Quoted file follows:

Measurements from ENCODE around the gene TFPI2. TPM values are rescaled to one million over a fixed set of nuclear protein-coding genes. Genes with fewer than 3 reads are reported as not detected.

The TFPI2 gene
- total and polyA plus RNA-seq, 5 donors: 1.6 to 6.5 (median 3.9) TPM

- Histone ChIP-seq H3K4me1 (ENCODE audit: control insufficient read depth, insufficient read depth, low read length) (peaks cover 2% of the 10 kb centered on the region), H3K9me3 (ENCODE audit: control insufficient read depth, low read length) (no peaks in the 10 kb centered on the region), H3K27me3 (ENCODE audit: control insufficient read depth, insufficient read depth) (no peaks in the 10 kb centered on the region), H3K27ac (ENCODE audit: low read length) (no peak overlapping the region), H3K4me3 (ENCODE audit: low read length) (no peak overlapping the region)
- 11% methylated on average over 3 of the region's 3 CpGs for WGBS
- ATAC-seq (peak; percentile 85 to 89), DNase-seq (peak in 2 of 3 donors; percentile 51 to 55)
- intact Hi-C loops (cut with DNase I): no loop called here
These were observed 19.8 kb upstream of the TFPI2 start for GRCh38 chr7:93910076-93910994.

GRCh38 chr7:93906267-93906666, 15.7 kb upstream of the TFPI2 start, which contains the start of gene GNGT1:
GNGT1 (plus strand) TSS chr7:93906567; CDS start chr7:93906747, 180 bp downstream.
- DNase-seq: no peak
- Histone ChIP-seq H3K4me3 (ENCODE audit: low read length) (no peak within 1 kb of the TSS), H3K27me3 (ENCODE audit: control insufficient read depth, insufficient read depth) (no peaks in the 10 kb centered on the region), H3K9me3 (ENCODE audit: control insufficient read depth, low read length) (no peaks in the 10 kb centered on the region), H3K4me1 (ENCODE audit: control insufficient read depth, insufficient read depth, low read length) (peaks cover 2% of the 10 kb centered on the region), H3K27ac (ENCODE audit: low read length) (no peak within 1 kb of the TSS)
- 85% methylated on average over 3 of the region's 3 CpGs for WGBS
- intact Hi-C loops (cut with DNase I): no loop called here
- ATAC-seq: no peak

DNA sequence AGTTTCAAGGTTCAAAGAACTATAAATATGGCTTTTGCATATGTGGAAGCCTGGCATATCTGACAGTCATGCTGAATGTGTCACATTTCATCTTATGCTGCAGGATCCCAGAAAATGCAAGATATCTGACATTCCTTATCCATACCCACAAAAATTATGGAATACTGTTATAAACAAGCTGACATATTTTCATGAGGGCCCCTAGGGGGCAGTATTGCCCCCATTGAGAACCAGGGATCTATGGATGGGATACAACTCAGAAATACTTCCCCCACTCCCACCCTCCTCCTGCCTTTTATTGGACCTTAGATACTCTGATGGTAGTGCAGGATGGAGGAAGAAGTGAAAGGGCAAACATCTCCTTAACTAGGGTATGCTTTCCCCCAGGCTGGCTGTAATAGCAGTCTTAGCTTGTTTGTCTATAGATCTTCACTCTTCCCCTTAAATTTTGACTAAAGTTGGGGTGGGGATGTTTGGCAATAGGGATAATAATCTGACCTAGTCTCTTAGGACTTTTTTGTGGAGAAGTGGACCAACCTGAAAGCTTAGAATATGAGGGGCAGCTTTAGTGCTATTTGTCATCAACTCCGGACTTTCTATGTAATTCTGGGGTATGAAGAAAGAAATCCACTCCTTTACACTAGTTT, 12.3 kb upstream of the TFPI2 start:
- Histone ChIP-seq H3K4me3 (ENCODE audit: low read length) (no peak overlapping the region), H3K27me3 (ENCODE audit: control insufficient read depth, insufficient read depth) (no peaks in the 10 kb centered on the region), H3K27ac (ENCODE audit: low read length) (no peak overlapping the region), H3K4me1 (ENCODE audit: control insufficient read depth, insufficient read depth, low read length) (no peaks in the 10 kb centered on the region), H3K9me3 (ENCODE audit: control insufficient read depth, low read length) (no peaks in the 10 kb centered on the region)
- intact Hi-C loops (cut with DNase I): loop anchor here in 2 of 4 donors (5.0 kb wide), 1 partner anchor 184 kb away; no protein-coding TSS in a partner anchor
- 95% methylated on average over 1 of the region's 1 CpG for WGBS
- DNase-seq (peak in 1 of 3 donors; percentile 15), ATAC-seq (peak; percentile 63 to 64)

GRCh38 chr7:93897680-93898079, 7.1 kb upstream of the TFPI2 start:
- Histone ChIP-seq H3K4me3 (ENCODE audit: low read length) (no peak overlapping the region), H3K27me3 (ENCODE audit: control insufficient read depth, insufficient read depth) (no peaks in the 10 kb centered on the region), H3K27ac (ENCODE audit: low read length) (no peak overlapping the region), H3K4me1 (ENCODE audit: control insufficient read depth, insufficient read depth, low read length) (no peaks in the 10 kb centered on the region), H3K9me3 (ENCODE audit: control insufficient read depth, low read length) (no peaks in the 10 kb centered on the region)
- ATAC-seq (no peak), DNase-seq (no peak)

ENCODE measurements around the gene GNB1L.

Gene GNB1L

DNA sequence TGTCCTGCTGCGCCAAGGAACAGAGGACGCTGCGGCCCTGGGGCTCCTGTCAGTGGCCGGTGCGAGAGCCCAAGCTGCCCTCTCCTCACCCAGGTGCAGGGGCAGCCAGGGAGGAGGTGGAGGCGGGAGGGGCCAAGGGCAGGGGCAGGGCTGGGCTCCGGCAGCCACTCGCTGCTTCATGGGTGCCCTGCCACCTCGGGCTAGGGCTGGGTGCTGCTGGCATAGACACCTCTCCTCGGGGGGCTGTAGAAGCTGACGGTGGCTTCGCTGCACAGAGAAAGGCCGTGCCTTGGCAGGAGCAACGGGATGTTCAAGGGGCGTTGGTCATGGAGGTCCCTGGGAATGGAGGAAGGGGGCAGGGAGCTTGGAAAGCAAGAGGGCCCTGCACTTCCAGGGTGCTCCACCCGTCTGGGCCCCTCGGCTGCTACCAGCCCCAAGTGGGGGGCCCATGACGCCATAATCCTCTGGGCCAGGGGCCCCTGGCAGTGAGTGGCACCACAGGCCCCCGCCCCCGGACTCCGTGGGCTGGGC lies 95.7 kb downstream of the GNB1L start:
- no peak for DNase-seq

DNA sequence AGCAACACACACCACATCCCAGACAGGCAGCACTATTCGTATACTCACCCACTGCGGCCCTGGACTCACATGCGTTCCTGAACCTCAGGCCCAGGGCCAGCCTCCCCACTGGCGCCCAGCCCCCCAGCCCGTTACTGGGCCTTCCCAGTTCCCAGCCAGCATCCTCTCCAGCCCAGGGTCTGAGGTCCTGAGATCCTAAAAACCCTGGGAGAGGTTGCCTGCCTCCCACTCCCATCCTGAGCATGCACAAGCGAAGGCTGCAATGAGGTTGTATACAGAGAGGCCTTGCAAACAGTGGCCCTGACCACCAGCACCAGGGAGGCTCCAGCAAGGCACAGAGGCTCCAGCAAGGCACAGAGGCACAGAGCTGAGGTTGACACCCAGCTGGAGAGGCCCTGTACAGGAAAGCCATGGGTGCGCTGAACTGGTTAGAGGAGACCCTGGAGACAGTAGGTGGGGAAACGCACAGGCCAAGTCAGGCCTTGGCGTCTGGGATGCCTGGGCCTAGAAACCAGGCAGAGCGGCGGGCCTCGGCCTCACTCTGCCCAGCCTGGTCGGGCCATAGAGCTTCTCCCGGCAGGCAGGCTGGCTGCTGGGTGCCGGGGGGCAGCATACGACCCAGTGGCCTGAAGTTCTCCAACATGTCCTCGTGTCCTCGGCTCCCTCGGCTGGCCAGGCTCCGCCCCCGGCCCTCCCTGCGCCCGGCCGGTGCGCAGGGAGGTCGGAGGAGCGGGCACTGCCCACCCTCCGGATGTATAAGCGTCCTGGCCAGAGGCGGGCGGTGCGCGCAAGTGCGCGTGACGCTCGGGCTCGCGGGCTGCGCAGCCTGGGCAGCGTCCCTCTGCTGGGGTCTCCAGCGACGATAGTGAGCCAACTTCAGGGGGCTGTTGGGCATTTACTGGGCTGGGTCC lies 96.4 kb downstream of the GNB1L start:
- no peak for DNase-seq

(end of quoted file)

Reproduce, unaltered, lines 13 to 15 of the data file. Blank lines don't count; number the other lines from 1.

- 85% methylated on average over 3 of the region's 3 CpGs for WGBS
- intact Hi-C loops (cut with DNase I): no loop called here
- ATAC-seq: no peak